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Berlinale 2023 - EFM

Rapporto industria: Distribuzione, esercenti e streaming

Le Industry Sessions dell'EFM esaminano il pubblico europeo


BERLINALE 2023: I primi risultati dell'indagine Media Outlook e i fattori chiave del potere dei contenuti europei sono stati gli argomenti al centro del panel

Le Industry Sessions dell'EFM esaminano il pubblico europeo

Questo articolo è disponibile in inglese.

"What kinds of films, series and documentaries do Europeans watch, and what would they like to watch?" That was the opening question by AC Coppens, founder of The Catalysts and moderator of the European Film Market Industry Session titled "Your European Audience at a Glance."

Renate Nikolay, Deputy Director-General at the European Commission, opened the session by stating that the European Commission conducted a survey in 15 EU countries to better understand audience behaviour and preferences related to cinema and streaming services. This was done to make the best use of funding to support the creative industry. The survey is part of the Media Action Plan, which aims to understand market and audience trends in the transition to the digital era. The results of the survey will guide policy choices, including supporting the creative industry and regulating the media market. The survey aims to ensure that EU films, series and documentaries are seen by as many people as possible. The results of the Media Outlook survey, which will be conducted every two years, will be made public in the spring.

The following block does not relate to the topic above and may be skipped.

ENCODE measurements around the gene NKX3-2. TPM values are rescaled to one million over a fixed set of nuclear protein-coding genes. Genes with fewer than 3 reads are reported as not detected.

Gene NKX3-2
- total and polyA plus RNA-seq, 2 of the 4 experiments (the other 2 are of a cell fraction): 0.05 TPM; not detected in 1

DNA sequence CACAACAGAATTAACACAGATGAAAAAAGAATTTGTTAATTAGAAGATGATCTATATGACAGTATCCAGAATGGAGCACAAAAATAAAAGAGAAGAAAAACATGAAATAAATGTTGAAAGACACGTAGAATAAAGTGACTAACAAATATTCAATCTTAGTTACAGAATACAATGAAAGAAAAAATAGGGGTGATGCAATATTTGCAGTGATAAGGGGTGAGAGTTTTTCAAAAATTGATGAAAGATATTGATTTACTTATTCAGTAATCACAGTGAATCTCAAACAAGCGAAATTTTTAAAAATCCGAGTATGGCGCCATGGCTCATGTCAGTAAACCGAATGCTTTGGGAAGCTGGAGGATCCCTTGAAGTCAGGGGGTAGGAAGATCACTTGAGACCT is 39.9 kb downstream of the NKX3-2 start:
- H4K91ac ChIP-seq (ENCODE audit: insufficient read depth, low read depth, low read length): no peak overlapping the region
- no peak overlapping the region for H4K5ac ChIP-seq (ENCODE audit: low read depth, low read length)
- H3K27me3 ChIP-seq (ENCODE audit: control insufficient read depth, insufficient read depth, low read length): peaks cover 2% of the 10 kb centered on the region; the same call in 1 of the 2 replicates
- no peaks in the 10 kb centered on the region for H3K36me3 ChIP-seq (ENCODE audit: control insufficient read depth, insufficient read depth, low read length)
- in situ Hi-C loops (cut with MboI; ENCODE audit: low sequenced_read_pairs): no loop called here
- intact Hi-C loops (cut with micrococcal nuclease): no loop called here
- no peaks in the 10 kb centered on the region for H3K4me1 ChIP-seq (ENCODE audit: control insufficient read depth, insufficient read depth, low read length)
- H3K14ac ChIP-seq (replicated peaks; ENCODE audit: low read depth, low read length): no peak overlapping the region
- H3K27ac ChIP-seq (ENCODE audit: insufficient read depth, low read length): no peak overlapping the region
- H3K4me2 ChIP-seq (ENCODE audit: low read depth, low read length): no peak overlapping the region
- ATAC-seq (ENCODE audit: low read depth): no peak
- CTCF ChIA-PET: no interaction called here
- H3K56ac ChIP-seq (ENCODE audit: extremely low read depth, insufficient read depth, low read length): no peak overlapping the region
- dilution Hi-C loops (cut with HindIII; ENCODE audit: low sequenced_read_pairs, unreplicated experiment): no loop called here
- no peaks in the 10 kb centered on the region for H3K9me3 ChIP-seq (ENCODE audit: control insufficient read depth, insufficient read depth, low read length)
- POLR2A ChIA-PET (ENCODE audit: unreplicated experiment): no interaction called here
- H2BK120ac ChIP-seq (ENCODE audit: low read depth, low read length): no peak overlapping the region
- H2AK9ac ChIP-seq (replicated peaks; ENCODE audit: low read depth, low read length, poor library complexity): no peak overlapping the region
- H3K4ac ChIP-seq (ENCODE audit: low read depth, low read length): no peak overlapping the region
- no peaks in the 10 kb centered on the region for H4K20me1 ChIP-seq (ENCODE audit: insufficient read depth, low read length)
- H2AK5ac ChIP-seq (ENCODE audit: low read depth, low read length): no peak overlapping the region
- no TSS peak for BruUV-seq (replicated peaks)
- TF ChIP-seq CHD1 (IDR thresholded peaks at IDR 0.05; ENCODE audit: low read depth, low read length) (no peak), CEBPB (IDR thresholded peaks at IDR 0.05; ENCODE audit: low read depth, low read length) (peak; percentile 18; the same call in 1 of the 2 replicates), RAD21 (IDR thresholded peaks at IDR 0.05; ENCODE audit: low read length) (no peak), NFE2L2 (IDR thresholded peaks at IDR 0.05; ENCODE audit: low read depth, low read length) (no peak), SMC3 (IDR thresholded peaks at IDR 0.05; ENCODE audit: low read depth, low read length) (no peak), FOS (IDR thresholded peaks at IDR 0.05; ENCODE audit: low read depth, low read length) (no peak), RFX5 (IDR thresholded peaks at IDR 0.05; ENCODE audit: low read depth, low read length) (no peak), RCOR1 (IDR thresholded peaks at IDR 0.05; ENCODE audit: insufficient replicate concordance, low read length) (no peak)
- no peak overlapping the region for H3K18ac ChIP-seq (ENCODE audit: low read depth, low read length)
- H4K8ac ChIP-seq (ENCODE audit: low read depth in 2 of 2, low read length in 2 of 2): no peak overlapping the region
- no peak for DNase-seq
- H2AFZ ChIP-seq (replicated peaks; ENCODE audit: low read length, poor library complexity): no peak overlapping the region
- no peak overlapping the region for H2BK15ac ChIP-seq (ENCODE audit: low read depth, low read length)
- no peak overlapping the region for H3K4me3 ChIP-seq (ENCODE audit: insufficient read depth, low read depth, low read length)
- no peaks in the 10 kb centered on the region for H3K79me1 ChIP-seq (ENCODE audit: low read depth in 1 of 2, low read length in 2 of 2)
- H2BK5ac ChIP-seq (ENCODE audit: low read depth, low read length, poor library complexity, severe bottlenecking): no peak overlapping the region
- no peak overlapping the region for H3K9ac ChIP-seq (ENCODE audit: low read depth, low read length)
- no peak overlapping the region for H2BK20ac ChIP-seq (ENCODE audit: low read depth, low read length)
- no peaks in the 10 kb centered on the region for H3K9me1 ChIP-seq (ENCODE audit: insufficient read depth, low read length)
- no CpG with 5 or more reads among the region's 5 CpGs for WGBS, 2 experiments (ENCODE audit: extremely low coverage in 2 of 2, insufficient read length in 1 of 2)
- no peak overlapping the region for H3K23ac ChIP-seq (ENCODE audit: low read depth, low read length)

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Then, Erika Jakab, Policy Officer at the European Commission, presented the first results. The survey sampled audiences of EU countries, covering age groups from 16 to 55+. It found that the two most important factors for audiences were the genre and the script, while the name of the director was the least important. The most popular genres were crime/mystery/thriller, then action/adventure, followed by comedy, sci-fi/fantasy, and drama with romance coming next. Almost 70% of audiences are open to watching films and shows from different countries and languages, with the United States (45%) and local content (44%) being the top choices for where audiences would like to see more content from, followed by the United Kingdom and other European countries (30%), and then Asia and the rest of the world.

Jaim Tarrazón, senior vice-president and treasurer at UNIC, analysed the market share of national films across various countries and found that the percentages are highly diverse. Some countries, such as the Czech Republic and France, have strong percentages of national films, while others, like Slovenia, have a lower percentage due to smaller national productions. He pointed out that the diversity of European culture should be celebrated, and it's important to give opportunities to all content to reach out to audiences. Language plays a role, as some countries dub foreign films, making the provenance of a film less relevant as long as it tells a compelling story. Film festivals also play a crucial role in giving relevance to films and helping them stand out.

Rodolphe Buet, CBO of Newen Studios, underlined that the dominance of US-produced content on streaming platforms threatens European producers and directors, who face strong competition within an industry where US players have an advantage due to their ability to invest heavily in production and marketing. In France, 80% of streamed programs viewed were US or English-speaking productions, posing a risk to the preservation of European cultural heritage. Hence, European support and regulation are needed to ensure access to and visibility of European productions and intellectual property, and to prevent a whole generation from missing out on their cultural inheritance.